887—408 A.D. AFTER visiting the sights of Rome, the Persian prince Hormisdas was asked to give his impressions of the city. “ One thing disappoints me,” he replied, “ men die here just as in the humblest village of the Empire.” So was it in New Rome. Seven years after the inauguration of the city he founded, Constantine the Great died in the neighbourhood of Nicomedia. His body was carried to Constantinople in a golden coffin, and, amid demonstrations of public grief, was laid to rest in a sarcophagus of porphyry in the Church of the Holy Apostles. The tomb was flanked by twelve pillars, representing, so the fact was construed, the glorious company of the Apostles, with whom he could fitly be associated as the champion the Christian faith. The good that men do is, however, not always interred with their bones, and Constantinople remained to attest the far-sighted wisdom of its founder, and to grow in splendour and importance. But one hundred and ten years had to come and go ere the city attained its full stature. It is the history of the growth of Constantinople during this period that will now engage our attention.
Death of Constantine
Upon the death of Constantine, the eastern division of the Empire came under the rule of his second son, Constantius, who soon discovered how much work upon the new seat of government remained to be done. Nor could his visit to Old Rome fail to impress upon his mind the greatness and the difficulty of the task before him. “ Having entered,” says the historian, Ammianus Marcellinus, speaking of that visit of Constantius, “ the Forum of Trajan, the most marvellous structure in the whole world, he was struck with admiration, and looked around in amazement without being able to utter a word, wondering at the array of gigantic buildings, which no pen can describe, and which men can create and see but once in the course of centuries. Abandoning all hope of ever being able to erect anything which would approach even at a respectful distance Trajan’s work, he turned his attention to the equestrian statue found in the centre of the Forum, and said to his followers that he would have one made like it Hormisdas, who accompanied the Emperor, quietly remarked, pointing to the Forum, ‘ For such a horse, you must first provide such a stable.’”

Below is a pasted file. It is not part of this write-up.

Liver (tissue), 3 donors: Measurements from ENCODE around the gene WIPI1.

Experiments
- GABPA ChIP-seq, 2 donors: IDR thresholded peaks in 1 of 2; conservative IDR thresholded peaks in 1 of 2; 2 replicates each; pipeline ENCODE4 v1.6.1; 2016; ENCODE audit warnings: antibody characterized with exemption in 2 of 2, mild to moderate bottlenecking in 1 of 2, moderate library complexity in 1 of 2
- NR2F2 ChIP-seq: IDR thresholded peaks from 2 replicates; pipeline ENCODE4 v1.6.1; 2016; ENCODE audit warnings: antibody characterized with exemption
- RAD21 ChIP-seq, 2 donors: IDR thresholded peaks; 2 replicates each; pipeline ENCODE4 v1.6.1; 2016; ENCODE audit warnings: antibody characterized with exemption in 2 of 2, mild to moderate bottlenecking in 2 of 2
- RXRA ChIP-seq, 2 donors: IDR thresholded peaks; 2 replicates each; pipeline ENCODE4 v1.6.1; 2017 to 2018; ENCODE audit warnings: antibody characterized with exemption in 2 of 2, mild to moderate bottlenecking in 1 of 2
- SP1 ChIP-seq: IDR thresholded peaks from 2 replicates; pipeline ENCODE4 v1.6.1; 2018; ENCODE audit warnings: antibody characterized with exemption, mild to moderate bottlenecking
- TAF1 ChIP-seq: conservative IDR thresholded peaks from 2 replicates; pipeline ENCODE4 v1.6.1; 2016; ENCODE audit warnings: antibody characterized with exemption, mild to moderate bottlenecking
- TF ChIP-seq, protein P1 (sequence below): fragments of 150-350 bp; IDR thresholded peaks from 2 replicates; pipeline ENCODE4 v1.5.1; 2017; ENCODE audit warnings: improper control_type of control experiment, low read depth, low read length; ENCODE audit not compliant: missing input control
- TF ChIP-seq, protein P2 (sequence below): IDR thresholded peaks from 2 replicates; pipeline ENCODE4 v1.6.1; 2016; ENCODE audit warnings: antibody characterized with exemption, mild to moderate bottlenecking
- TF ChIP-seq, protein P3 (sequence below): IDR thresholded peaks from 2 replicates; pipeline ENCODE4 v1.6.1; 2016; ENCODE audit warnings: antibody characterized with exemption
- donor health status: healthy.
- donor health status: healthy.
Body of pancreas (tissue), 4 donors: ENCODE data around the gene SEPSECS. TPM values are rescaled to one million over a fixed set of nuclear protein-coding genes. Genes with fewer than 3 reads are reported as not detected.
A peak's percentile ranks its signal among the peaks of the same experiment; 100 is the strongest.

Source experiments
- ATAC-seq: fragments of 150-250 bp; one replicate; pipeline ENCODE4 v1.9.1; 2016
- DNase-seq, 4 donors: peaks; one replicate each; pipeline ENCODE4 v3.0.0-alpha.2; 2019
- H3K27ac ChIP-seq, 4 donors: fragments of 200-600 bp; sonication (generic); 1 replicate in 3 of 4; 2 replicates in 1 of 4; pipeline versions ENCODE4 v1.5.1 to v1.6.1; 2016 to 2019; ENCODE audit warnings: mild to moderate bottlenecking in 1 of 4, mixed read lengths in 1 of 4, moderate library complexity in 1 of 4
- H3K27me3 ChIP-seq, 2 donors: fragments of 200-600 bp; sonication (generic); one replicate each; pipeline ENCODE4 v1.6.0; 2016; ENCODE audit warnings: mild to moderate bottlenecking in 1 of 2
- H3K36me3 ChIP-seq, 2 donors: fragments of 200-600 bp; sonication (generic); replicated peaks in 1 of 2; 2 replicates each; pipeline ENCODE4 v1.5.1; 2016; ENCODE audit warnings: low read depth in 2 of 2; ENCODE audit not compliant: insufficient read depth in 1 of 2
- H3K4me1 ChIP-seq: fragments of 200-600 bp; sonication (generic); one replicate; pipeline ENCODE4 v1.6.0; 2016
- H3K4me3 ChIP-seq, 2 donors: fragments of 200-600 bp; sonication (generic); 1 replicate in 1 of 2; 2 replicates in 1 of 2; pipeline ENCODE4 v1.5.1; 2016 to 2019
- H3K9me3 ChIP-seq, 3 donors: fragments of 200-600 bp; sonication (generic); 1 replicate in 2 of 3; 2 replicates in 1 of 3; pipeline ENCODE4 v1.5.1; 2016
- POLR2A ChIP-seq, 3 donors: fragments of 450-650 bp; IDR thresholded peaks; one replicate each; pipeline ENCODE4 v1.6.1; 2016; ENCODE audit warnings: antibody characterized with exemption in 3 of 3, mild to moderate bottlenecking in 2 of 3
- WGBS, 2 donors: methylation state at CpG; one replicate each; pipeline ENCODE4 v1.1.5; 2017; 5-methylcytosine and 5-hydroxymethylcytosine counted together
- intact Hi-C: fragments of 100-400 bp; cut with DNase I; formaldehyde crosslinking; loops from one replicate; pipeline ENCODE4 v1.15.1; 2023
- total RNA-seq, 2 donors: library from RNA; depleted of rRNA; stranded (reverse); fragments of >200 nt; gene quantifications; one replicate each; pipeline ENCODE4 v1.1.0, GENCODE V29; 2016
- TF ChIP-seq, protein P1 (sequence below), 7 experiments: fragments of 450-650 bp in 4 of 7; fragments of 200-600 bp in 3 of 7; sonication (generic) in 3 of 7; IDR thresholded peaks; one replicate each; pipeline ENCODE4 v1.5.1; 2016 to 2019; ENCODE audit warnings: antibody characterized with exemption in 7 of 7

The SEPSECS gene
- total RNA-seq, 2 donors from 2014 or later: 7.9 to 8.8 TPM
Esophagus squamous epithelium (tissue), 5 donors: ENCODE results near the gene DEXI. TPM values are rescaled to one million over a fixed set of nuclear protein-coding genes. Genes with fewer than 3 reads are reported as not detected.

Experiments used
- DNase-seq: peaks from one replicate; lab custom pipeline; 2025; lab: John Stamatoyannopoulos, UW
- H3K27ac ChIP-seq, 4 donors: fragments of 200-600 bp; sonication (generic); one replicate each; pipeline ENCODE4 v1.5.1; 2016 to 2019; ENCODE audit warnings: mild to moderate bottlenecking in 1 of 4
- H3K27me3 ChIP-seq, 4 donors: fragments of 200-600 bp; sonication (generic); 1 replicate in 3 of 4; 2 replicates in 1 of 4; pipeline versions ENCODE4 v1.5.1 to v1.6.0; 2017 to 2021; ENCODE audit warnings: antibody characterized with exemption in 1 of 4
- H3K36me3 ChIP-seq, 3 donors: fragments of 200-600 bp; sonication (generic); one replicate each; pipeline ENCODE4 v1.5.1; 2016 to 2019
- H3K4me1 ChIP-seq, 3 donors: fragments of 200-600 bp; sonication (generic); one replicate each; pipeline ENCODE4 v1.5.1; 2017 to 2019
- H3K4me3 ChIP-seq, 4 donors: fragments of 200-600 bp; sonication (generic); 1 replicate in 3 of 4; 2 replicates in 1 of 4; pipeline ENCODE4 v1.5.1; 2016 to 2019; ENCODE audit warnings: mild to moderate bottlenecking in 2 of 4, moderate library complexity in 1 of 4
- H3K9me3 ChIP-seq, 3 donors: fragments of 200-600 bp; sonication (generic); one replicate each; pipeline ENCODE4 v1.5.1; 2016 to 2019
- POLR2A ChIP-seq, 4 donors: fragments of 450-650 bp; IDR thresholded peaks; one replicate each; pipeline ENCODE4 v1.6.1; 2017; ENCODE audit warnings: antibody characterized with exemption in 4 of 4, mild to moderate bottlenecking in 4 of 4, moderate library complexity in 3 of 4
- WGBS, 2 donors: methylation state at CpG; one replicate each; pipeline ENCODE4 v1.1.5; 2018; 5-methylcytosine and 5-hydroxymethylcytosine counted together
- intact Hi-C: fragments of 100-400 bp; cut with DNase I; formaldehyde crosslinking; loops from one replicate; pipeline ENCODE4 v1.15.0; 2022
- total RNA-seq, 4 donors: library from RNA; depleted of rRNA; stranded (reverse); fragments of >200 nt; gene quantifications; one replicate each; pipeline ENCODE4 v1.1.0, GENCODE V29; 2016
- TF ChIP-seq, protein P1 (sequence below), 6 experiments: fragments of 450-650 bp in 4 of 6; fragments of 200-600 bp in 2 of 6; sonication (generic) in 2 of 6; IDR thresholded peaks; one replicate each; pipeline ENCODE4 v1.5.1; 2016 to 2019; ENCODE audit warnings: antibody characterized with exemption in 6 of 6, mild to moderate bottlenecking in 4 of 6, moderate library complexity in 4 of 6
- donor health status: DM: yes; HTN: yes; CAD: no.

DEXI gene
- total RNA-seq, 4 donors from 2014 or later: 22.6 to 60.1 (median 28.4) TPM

Nevertheless, Constantius carried forward the improvement of New Rome to such an extent that Themistius, a contemporary, speaking of the Emperor’s services in the matter, declares that the city was indebted to Constantine the Great only for its name, and owed its actual construction to Constantius. During this reign the fortifications of the city were completed, the Church of the Holy Apostles underwent repair, and the Church of S. Sophia, usually ascribed to the founder of the city, was built, the date of its dedication being the 15th of February 860, two years before Constantius died. Constantius, moreover, placed the city, like Rome, under a Prefect—Prcefectus Urbis—and, what is worthy of note, endowed the new capital with a library, thus placing in its hand the lamp of learning which was to shine so far in the world’s history. If we may judge by the terms in which Themistius refers to the foundation of this library, the value of books was fully appreciated in those days. “ Thus,” he exclaims, ” the Emperor has recalled and raised from the dead the souls of wise men and of heroes for the welfare of the city; for the souls of wise men are in their wisdom, mind, and intelligence, while their monuments are the books and writings in which their remains are found.” The author of the Areopagitica said no more when he declared, “A good hook is the precious life-blood of a master spirit embalmed and treasured up to a life beyond life.”